Its the same message that worked for repubs in 2010 and the Affordable Care Act, except that is was based on lies. But people didn't care about that. They believed what they were told and they were told concrete examples and horror stories of how bad Obama was and they turned out to elect the worse congress in history to try to undo the Affordable Care Act thinking it was bad for them.

      Interested in learning about math, probability, or Computer Science and their connections to the real world? Learn more at my site:, or visit me on Twitter: @MindAfterMath

      by LEARNINGlover on Sat Jul 21, 2012 at 05:47:18 PM PDT

      [ Parent ]

  •  The Best Way to Get the Young Vote (0+ / 0-)

    Run on repealing the entire U.S.A. Patriot Act. This is a heinous piece of legislation that continuously points out the hypocrisy of congress towards the rights guaranteed under the 1st ten amendmendments of our constitution. Championing the repeal, and then actually repealing it, would demonstrate progressive resolve against the forces tearing at our basic freedoms.

  •  So if there's a big storm before Election Day... (4+ / 0-)
    Recommended by:
    secret38b, gulfgal98, Matt Z, Juliann

    ...that knocks out landline service in swing states, Obama wins big!

    Want to see my Punditry Certificate?

    Mitt Romney '12: Berlusconi without the sex and alcohol!

    by Rich in PA on Sat Jul 21, 2012 at 01:23:29 PM PDT

  •  Pollsters (2+ / 0-)
    Recommended by:
    Lawrence, wu ming

    intend to hide behind their logarithms involving who is a likely voter. Interesting how that decision accrues to Romney's benefit across the board...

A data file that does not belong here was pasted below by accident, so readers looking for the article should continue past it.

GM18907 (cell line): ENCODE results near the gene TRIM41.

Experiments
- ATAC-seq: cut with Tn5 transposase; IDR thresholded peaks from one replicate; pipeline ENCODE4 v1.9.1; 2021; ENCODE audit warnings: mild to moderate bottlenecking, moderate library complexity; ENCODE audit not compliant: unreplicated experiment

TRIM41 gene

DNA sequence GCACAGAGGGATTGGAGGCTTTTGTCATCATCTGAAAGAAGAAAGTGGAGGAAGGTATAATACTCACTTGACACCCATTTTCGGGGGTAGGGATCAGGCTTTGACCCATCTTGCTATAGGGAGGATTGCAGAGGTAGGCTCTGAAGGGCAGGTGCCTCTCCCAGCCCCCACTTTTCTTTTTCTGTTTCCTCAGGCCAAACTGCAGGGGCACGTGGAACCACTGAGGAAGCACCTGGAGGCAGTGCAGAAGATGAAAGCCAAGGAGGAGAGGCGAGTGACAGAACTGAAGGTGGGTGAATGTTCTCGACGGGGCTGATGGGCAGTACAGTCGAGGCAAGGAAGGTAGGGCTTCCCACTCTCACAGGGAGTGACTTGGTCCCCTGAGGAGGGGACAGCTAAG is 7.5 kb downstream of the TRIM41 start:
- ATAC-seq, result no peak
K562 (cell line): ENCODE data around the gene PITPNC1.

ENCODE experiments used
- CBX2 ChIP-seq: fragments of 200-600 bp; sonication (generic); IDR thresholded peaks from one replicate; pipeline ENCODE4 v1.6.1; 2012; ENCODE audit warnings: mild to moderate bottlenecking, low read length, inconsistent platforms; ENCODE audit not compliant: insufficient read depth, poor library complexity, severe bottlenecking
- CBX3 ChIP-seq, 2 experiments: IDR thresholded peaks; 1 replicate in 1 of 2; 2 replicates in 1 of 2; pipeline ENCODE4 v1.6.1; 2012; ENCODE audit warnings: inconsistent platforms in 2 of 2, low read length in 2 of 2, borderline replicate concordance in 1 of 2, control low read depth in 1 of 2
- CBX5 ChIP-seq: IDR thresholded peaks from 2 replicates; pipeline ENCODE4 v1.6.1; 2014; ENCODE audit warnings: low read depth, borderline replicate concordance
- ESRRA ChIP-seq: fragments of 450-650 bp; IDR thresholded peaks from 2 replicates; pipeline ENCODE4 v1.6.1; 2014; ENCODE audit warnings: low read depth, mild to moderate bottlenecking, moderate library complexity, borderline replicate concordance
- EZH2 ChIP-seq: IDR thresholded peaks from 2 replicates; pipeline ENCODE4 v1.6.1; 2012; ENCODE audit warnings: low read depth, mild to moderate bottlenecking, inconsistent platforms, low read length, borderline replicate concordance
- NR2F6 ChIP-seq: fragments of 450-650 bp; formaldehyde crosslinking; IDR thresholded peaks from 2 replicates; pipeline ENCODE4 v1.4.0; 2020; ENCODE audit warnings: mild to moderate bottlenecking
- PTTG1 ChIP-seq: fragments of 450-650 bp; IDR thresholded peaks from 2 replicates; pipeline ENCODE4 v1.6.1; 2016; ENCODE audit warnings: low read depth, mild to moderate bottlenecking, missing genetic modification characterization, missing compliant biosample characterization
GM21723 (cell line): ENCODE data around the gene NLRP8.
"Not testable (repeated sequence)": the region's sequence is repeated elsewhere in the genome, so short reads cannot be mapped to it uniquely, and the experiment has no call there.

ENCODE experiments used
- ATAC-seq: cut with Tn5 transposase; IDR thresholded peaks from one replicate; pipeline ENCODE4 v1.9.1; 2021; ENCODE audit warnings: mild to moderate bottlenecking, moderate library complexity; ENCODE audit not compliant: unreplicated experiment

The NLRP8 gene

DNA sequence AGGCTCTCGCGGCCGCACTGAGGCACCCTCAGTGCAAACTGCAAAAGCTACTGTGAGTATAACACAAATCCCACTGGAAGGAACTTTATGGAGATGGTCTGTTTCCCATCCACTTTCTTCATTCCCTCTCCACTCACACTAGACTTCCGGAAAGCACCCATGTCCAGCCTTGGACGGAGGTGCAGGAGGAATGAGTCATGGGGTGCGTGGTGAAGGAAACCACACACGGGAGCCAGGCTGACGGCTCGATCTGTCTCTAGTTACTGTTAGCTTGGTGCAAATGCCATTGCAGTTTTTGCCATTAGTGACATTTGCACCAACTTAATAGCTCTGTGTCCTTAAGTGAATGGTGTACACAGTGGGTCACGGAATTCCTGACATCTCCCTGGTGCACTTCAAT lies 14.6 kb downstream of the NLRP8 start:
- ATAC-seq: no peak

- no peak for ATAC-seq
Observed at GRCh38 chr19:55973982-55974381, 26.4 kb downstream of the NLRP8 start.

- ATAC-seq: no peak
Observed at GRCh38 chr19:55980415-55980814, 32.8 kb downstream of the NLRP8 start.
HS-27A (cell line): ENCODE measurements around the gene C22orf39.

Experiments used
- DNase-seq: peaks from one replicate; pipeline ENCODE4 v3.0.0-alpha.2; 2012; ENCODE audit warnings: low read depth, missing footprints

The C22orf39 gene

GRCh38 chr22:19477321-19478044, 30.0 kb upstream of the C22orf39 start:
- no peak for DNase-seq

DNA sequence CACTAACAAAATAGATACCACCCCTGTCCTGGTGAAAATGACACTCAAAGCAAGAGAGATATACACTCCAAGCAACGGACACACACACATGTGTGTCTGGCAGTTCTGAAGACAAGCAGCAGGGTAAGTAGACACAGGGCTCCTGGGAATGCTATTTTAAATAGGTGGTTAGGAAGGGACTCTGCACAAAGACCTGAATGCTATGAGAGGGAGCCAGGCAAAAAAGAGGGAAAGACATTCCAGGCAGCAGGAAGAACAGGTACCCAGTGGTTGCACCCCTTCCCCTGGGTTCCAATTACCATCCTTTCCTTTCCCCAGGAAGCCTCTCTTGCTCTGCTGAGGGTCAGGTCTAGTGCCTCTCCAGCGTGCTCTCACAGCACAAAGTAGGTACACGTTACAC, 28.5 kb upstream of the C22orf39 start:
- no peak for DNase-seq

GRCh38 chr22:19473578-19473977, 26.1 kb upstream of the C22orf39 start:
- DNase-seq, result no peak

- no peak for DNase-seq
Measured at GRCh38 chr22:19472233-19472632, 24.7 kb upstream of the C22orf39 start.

•  The cell-only numbers (8+ / 0-)

    are probably significantly higher than they were 3 years ago. As the recession has worn on, more and more people have had to find ways to cut corners, and landlines seem like one of the easier cuts to make if you've got good cell service.

    Btw, I'm with those who are offended at the notion that cell-only means young. Young at heart, maybe (which means leftier :) ), but I cut the cord years ago, and I'm in my mid-50's.

    "These are not candidates. These are the empty stand-ins for lobbyists' policies to be legislated later." - Chimpy, 9/24/10

    by NWTerriD on Sat Jul 21, 2012 at 01:28:10 PM PDT

  •  Can't wait to see the polling results for (7+ / 0-)

    Morse code households. Probably shows
    Romney at 98%

  •  young are less likely to vote (0+ / 0-)

    2008 saw a higher percentage of youth voting than before. Law of averages says it will decline. When unemployment is so high among recent college graduates who came of age with Obama as president,  the optimism for hope and change will diminish. So IMO the polls are not undersampling youth, we just got work to do to get them energized.